Several weeks after leaving the hospital, our “learning tour” took us (both physically and virtually) to several major cancer institutes with experience treating appendiceal cancer for 1st, 2nd, and 3rd opinions, including UC San Diego, MD Anderson, and University of Pittsburgh Medical Center. Thankfully, a friend directed us to the ACPMP Research Foundation’s website during this process; their on-line resources proved to be invaluable and started to equip us with some basic knowledge and questions to ask during this new journey.

We had genetic testing conducted on Julie’s tissue shortly after surgery. Regrettably, while Julie had a variety of genetic mutations, none were those (e.g., PD-L1, MSS, HER2, etc.) for which there were proven or even hopeful targeted therapies at the time.

All three cancer institutes recommended the same first line treatment, systemic chemotherapy, either FOLFIRI or FOLFOX with Avastin. Further cytoreductive surgery coupled with HIPEC was not recommended as the cancer was still too pervasive in Julie’s abdomen. A surgical oncologist at UC San Diego gave us hope, that if systemic chemo were effective, we could revisit the possibility of surgery/HIPEC down the road.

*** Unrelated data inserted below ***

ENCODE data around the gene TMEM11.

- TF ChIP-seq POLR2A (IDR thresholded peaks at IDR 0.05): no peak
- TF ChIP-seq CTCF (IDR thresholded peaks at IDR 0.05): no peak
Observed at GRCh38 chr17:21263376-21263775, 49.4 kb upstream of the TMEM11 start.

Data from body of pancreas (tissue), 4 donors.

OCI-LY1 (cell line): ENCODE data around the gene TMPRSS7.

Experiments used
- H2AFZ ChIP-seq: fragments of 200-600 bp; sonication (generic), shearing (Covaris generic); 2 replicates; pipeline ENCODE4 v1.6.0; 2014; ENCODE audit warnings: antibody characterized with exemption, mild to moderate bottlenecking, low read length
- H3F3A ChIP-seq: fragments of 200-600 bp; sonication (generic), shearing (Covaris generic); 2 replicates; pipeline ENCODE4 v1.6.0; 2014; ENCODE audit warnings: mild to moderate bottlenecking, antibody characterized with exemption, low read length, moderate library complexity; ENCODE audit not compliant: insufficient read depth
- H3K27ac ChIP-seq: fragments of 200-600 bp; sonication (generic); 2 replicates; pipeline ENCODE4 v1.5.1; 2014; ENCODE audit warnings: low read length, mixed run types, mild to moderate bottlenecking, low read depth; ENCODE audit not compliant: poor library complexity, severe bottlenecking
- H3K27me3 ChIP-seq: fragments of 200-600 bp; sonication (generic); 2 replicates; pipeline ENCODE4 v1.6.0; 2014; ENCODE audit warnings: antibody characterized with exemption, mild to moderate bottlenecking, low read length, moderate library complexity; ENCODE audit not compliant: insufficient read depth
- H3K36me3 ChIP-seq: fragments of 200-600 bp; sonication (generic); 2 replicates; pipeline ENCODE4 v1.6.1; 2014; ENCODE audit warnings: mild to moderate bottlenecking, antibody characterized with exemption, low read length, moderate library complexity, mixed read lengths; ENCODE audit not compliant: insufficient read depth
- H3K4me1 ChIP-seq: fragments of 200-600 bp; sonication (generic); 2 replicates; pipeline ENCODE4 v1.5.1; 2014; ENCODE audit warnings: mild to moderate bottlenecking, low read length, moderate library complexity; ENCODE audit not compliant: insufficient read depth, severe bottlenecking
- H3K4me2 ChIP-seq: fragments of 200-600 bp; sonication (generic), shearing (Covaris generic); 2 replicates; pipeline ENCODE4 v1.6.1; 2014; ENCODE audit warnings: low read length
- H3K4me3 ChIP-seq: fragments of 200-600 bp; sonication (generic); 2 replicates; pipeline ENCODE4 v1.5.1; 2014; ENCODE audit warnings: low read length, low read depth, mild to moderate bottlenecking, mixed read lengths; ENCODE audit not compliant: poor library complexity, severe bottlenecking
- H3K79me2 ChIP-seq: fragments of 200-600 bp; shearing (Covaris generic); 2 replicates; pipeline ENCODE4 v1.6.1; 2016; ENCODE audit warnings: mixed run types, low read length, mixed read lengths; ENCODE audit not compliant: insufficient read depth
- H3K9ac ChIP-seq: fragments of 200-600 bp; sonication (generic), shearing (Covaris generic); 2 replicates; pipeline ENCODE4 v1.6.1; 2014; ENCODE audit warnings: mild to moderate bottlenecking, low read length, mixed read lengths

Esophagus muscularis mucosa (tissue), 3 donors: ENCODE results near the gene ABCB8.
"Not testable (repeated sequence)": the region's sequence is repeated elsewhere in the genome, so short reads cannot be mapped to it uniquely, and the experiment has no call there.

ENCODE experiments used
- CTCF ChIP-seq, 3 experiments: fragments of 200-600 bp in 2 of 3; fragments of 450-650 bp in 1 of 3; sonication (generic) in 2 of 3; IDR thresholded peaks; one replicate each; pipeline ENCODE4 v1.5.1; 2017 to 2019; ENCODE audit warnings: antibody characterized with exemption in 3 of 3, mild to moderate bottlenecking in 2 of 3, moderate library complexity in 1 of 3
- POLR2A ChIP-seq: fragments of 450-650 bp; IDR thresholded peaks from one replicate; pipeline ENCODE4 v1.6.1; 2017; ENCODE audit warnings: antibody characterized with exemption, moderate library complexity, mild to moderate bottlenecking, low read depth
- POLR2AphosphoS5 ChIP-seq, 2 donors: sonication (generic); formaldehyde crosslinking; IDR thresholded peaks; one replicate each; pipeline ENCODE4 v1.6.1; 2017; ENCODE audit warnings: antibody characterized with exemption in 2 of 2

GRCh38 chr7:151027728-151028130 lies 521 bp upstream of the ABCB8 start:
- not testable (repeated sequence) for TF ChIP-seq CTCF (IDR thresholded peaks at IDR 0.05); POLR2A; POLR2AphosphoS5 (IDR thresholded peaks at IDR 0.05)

Our first big decision was where to pursue Julie receiving the systemic chemotherapy.  As one medical professional said, “Anyone can hang an IV.” This, thankfully, allowed us not to have to uproot to San Diego or Houston, for example, to seek treatment. Julie started a bi-weekly regimen of FOLFIRI plus Avastin, recommended by MD Anderson, locally in Southern Oregon in October 2018. Julie experienced many of the usual side effects (e.g., fatigue, chronic diarrhea, hand-foot syndrome, suppressed appetite, chemo brain, some hair loss) associated with FOLFIRI. We quickly began to experience and become familiar with the rhythms of this two-week cycle. This included generally feeling well enough (with well enough being a relative term) to have some sense of normalcy in our lives (e.g., socializing with a few friends, dining out, short excursions, etc.) during the second week.